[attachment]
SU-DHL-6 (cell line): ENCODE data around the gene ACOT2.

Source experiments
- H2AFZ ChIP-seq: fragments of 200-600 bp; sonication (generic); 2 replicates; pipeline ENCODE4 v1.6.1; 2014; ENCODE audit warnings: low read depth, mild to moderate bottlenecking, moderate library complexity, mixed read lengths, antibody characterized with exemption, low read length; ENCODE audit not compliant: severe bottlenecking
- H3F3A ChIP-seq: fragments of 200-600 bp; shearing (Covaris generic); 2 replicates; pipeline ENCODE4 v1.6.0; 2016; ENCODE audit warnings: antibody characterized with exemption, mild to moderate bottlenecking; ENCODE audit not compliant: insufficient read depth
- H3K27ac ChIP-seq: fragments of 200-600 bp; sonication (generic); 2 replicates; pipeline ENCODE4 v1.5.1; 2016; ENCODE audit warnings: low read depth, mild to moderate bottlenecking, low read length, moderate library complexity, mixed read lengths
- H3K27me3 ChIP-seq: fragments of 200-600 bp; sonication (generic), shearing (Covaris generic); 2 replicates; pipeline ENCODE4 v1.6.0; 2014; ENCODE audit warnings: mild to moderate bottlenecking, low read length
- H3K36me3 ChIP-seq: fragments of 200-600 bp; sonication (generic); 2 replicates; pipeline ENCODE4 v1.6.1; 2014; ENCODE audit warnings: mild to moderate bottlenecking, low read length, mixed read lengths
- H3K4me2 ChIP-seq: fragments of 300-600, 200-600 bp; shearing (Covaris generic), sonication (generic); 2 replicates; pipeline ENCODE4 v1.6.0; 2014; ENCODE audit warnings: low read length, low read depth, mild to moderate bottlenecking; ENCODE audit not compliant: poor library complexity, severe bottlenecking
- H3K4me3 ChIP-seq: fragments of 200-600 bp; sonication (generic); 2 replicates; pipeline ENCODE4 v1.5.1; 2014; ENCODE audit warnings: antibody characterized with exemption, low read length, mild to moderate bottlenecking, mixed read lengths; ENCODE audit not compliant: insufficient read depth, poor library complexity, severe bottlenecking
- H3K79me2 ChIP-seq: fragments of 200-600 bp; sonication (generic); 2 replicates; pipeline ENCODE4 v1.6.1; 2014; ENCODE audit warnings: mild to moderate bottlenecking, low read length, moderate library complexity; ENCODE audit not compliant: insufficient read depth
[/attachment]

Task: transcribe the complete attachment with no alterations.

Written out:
SU-DHL-6 (cell line): ENCODE data around the gene ACOT2.

Source experiments
- H2AFZ ChIP-seq: fragments of 200-600 bp; sonication (generic); 2 replicates; pipeline ENCODE4 v1.6.1; 2014; ENCODE audit warnings: low read depth, mild to moderate bottlenecking, moderate library complexity, mixed read lengths, antibody characterized with exemption, low read length; ENCODE audit not compliant: severe bottlenecking
- H3F3A ChIP-seq: fragments of 200-600 bp; shearing (Covaris generic); 2 replicates; pipeline ENCODE4 v1.6.0; 2016; ENCODE audit warnings: antibody characterized with exemption, mild to moderate bottlenecking; ENCODE audit not compliant: insufficient read depth
- H3K27ac ChIP-seq: fragments of 200-600 bp; sonication (generic); 2 replicates; pipeline ENCODE4 v1.5.1; 2016; ENCODE audit warnings: low read depth, mild to moderate bottlenecking, low read length, moderate library complexity, mixed read lengths
- H3K27me3 ChIP-seq: fragments of 200-600 bp; sonication (generic), shearing (Covaris generic); 2 replicates; pipeline ENCODE4 v1.6.0; 2014; ENCODE audit warnings: mild to moderate bottlenecking, low read length
- H3K36me3 ChIP-seq: fragments of 200-600 bp; sonication (generic); 2 replicates; pipeline ENCODE4 v1.6.1; 2014; ENCODE audit warnings: mild to moderate bottlenecking, low read length, mixed read lengths
- H3K4me2 ChIP-seq: fragments of 300-600, 200-600 bp; shearing (Covaris generic), sonication (generic); 2 replicates; pipeline ENCODE4 v1.6.0; 2014; ENCODE audit warnings: low read length, low read depth, mild to moderate bottlenecking; ENCODE audit not compliant: poor library complexity, severe bottlenecking
- H3K4me3 ChIP-seq: fragments of 200-600 bp; sonication (generic); 2 replicates; pipeline ENCODE4 v1.5.1; 2014; ENCODE audit warnings: antibody characterized with exemption, low read length, mild to moderate bottlenecking, mixed read lengths; ENCODE audit not compliant: insufficient read depth, poor library complexity, severe bottlenecking
- H3K79me2 ChIP-seq: fragments of 200-600 bp; sonication (generic); 2 replicates; pipeline ENCODE4 v1.6.1; 2014; ENCODE audit warnings: mild to moderate bottlenecking, low read length, moderate library complexity; ENCODE audit not compliant: insufficient read depth